Using Run Sign Up, these groups can create a race calendar for a running group website or run a race's registration from their own websites (instead of on Runsignup.com itself). Bickel says he expects to handle registration services for 5,000 races this year, from small community races to big-ticket events such as the McGuire's St. Patrick's Day 5K in Pensacola, Fla. It's one of the largest prediction race in the country; runners try to guess their finish time and win prizes the closer they come.
Run Sign Up software runs on Amazon Web Services because, as Bickel says, AWS provides "unlimited resources that you can scale up." Now, he says, the service can successfully complete 50,000 registrations in seven minutes. This lets Run Sign Up take on registration for some very in-demand races. The Spring Lake (N.J.) 5 Mile Run, for example, reached its registration limit of 12,000 in a matter of hours.
Run Sign Up software is an open sourced API, which makes it easier for other race technologies, like scoring software, to hook into the system. "Our philosophy is that you want to lift all boats and put the technology out there," Bickel says. "We don't have aspirations of being public or having a lot of money invested in us. We're just trying to serve customers."
After Philadelphia's Broad Street Run suffered a very public system crash on registration day in 2012, Bickel knew his company needed to make sure its system could handle heavy traffic. (That race hadn't been using his program.) Instead of buying a load-testing tool, Bickel built his own, which he spun off into a cloud-based load testing company known as Red Line 13.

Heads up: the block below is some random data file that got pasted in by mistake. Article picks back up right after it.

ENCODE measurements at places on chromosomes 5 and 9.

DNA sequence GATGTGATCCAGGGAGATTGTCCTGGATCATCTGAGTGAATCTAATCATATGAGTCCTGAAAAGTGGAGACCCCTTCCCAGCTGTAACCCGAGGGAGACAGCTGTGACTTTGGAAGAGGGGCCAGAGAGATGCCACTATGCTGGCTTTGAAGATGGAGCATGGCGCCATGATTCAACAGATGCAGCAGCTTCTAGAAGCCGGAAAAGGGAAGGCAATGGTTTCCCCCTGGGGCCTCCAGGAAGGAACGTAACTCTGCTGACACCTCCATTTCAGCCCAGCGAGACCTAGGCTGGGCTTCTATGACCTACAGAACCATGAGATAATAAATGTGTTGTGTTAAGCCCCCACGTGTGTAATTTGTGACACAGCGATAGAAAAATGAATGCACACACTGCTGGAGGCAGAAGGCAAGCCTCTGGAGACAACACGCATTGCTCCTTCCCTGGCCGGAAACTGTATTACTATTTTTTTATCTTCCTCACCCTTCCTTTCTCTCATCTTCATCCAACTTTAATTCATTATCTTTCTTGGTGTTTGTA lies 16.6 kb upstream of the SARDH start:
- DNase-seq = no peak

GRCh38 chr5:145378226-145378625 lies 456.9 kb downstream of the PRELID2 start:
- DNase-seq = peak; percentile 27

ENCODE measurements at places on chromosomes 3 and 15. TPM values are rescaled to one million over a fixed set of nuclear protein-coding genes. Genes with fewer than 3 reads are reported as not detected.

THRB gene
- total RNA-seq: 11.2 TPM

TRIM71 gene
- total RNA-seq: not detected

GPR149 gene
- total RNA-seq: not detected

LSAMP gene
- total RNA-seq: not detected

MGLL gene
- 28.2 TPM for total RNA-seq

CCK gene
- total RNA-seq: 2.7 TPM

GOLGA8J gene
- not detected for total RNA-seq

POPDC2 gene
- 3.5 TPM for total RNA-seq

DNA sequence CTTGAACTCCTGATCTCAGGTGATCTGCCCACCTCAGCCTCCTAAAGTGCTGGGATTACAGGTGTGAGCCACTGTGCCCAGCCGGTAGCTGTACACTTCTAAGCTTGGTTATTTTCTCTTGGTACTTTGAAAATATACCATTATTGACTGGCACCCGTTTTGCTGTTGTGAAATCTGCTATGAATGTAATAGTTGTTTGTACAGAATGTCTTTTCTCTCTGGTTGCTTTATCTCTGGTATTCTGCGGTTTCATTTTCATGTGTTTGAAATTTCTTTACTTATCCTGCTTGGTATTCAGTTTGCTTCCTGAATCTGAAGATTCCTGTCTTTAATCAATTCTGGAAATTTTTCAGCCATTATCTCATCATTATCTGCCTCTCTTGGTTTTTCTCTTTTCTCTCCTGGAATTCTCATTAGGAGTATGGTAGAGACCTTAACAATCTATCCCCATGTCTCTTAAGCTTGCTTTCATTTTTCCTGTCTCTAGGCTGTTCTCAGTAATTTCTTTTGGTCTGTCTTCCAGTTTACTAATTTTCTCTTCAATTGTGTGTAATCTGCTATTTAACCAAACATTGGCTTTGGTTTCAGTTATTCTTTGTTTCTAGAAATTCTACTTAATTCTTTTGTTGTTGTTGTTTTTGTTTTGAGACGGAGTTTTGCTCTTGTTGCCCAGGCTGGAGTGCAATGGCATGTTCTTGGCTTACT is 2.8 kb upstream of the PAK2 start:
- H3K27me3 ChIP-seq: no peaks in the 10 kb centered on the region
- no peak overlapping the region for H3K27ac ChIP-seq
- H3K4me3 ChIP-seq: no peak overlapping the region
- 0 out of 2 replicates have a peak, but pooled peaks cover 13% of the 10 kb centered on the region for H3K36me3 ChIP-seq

NYRR: Homegrown Software, Data Center, Sign-in System
The New York Road Runners puts on more than 50 races a year, including the New York City Marathon, which has more than 50,000 runners and is the largest marathon in the U.S., and the New York City Half Marathon, which has 14,500 runners.
The 55-year-old organization has always handled registration itself. When the NYRR switched to an online system, it built its own sign-up technology, too. "We haven't been running the marathon forever, but we've always handled registration ourselves," says Chris Weiller, vice president of media and public relations for NYRR.
This now includes proprietary software, a data center in New Jersey and a sign-up portal called My NYRR. There, runners create a login and profile, whether or not they're members of the running group, and use that account to register for races. The registration process is the same for runners entering lotteries for in-demand races, such as the marathon or half-marathon, or smaller races that choose a field based on who signs up first.
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